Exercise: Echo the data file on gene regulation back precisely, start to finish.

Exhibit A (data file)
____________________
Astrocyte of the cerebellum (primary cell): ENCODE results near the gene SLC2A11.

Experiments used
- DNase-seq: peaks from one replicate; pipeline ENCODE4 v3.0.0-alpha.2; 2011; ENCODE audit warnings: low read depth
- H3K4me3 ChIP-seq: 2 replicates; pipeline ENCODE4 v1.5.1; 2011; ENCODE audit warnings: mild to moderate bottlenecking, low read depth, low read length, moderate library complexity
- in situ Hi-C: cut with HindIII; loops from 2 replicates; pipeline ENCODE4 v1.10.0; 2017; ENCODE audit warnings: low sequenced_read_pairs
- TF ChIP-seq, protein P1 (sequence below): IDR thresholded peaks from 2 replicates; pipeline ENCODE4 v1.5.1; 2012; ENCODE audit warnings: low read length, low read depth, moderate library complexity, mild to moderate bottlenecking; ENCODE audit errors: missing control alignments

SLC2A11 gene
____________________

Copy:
Astrocyte of the cerebellum (primary cell): ENCODE results near the gene SLC2A11.

Experiments used
- DNase-seq: peaks from one replicate; pipeline ENCODE4 v3.0.0-alpha.2; 2011; ENCODE audit warnings: low read depth
- H3K4me3 ChIP-seq: 2 replicates; pipeline ENCODE4 v1.5.1; 2011; ENCODE audit warnings: mild to moderate bottlenecking, low read depth, low read length, moderate library complexity
- in situ Hi-C: cut with HindIII; loops from 2 replicates; pipeline ENCODE4 v1.10.0; 2017; ENCODE audit warnings: low sequenced_read_pairs
- TF ChIP-seq, protein P1 (sequence below): IDR thresholded peaks from 2 replicates; pipeline ENCODE4 v1.5.1; 2012; ENCODE audit warnings: low read length, low read depth, moderate library complexity, mild to moderate bottlenecking; ENCODE audit errors: missing control alignments

SLC2A11 gene